City-dwellers need fresh air too!
Unfortunately, the Coronoavirus has made getting some fresh air a bit more complicated. My usual stomping grounds are too crowded for comfort, making an escape into nature suddenly seem unsafe. But with the walls of my apartment closing in around me, I know just how important it is to escape into the woods for some exercise and mental health. So for your sanity, (and my own) I’ve put together a short list of publicly accessible lands with established trail networks within 40 minutes of downtown Nashua. Each property has enough space to spread out comfortably, but please use your best judgement and give others a wide berth out on trails. You can also find a complete guide to land and trails, organized by region, here: FInd a Local Hike. Stay tuned for future guides to trails near the state's cities. Enjoy exploring a new place, and hike safe!
The Leslie C. Bockes Memorial Forest in Londonderry/Hudson has 226 acres nestled in a suburban setting located less than ten miles from the center of Nashua. It is a well forested areas that serves as a natural habitat for small wildlife, providing views of the southwest when less tree cover is present. An easy trail network 3.6 miles in length follows old logging roads, allowing for opportunity to spread out while walking. There is limited parking at the trail head so please be cautious of overcrowding.
The Heald Tract is a Forest Society property covering territory in Wilton, Temple, Greenville and Mason. It is a farther drive from Nashua clocking in at about 40 minutes, but offers visitors the opportunity to spread out over its nearly 1500 acres. It is an ecologically diverse habitat, so keep your eyes open for wild animals like deer and otter, and your ears open for bird calls. There is also a magnificent beaver dam on Castor Pond which is accessible on the Camp Tail Loop. The three trails on the property range from 1.6 to 4.5 miles, and each are accessible from the Main Kiosk Parking Area. If the first small lot is full there are other parking and entry opportunities throughout the reservation. *Note that there have been reports of downed trees on trails recently so use caution.*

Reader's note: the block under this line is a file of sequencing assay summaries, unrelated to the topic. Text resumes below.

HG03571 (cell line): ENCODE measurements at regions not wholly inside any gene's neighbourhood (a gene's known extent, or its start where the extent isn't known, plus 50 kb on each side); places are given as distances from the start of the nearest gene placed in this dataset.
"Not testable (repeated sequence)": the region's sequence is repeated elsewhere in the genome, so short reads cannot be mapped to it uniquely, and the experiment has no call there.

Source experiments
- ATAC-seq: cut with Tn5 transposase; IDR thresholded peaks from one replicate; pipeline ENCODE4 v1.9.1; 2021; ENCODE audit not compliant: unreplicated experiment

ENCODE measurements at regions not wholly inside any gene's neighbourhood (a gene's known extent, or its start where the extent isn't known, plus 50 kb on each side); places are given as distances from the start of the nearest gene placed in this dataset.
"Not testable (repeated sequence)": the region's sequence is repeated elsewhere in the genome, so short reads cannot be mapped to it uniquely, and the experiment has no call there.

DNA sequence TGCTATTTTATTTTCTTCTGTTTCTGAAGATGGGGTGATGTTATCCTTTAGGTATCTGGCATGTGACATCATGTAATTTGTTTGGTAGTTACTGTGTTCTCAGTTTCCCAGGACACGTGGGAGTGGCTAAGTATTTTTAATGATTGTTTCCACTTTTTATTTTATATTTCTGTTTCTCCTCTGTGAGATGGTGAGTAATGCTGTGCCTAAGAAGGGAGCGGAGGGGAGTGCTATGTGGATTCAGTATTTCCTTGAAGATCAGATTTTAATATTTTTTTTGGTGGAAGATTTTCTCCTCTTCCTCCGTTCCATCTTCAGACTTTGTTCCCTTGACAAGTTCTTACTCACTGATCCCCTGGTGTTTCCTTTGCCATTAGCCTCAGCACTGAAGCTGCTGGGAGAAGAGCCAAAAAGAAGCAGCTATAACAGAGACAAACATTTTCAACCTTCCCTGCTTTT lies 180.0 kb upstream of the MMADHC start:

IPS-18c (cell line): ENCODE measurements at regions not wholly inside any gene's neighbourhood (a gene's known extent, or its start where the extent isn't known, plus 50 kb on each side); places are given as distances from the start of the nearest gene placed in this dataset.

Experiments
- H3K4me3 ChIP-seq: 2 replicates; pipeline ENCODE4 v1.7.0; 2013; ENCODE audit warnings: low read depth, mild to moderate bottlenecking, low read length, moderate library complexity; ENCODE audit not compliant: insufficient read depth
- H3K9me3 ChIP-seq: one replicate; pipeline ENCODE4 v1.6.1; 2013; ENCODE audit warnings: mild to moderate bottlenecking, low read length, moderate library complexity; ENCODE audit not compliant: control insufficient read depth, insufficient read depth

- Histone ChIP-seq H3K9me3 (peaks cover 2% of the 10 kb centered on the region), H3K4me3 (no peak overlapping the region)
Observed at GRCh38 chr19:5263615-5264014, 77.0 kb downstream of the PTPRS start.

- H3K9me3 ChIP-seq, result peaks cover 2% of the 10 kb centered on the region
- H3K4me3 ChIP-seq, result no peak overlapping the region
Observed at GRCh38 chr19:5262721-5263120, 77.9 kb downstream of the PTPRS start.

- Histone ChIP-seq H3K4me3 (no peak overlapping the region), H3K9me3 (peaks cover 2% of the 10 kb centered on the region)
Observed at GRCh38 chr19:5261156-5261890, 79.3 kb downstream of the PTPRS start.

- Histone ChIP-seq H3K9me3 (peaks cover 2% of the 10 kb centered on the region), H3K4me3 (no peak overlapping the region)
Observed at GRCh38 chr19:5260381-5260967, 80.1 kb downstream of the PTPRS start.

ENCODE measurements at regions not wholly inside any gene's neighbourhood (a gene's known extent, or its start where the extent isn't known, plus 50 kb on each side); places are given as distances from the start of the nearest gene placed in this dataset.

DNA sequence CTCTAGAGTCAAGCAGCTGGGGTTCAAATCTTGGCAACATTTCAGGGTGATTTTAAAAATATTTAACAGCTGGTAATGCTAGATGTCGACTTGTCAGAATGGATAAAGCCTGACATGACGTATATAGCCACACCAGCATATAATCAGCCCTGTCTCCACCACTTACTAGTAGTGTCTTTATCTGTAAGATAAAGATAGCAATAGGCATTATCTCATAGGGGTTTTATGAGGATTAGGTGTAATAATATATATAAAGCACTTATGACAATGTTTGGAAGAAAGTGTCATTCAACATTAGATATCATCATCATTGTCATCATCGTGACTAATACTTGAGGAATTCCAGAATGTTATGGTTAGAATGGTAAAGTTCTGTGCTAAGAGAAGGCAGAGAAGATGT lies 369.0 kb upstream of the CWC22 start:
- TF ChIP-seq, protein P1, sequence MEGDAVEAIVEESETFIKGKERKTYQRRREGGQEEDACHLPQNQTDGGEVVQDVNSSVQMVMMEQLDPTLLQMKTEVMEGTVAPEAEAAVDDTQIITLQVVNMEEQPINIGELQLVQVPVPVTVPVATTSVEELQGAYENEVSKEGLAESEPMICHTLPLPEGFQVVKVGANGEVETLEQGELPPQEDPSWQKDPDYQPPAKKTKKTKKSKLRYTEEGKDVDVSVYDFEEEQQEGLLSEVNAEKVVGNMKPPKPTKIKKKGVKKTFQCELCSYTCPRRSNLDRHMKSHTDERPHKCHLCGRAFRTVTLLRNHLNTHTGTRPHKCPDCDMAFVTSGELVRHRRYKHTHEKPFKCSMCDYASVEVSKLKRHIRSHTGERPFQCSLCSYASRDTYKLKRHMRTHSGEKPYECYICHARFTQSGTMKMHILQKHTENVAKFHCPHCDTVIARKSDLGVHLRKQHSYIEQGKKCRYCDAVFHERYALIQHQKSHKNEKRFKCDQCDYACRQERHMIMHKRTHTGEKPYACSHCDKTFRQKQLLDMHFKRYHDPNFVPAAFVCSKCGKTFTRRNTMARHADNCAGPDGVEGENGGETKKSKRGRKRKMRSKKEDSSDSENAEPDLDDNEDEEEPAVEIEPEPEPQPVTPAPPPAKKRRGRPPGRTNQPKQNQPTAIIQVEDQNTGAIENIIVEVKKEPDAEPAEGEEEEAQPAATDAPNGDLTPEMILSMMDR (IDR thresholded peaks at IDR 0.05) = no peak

The commission has two great sizable properties for hiking, all with marked trails and plenty of space to spread out.
-The most well-known locally is the Horse Hill Nature Preserve, located off Amherst Road in Merrimack. The property has 563 acres of gently rolling to fairly steep terrain peppered with wetlands and wildlife, and old logging roads make up the network of trails throughout the grounds. With two 400 foot hills it is an excellent destination for getting in a little altitude locally.
-The Grater Woods off of Madeline Bennet Drive is another good option for immersing yourself in a diverse natural environment of both forest and wetland. The varied terrain has encouraged a wild variety of wildlife, and allows animals to freely migrate in and out of the forest. Once again old logging roads create the good sized trails that crisscross the property.
The Massabesic Audubon Center is an ecological oasis outside of Manchester in the town of Auburn. A 25 minute drive from North Nashua brings you over five miles of trails marked by rolling fields and wooded wetlands. Take one of the two marked walking loops for beautiful shoreline views of Lake Massabesic, surrounded by thousands of undeveloped acres of Manchester Water Works land. The Audubon Center (closed during COVID-19 regulations) is located on a historic farm site, and its immediate grounds have been designated a wildlife sanctuary. There is a good-sized parking lot at the trailhead, so if all spaces are full it may not be safe to hike.
The Londonderry Trailways feature 25+ miles of conservation area trails spread out over three different routes. The largest recreational space is found at the Musquash Conservation Area, which has over 20 miles of managed trails spread out over 1,000 acres. Terrain ranges from easy flat walking to surface roots, ruts, and rocks with up and downhill grades, with plenty of wetlands mixed in. The other two areas are smaller and may be better for an easy family walk. The Adams Pond Trail circles the water and is bordered by two apple orchards which bloom in the spring. The Kendall Pond trail is two miles of easy walking in a pine forest along the pond and Beaver Brook.
Maria Finnegan is the manager of individual giving at the Forest Society.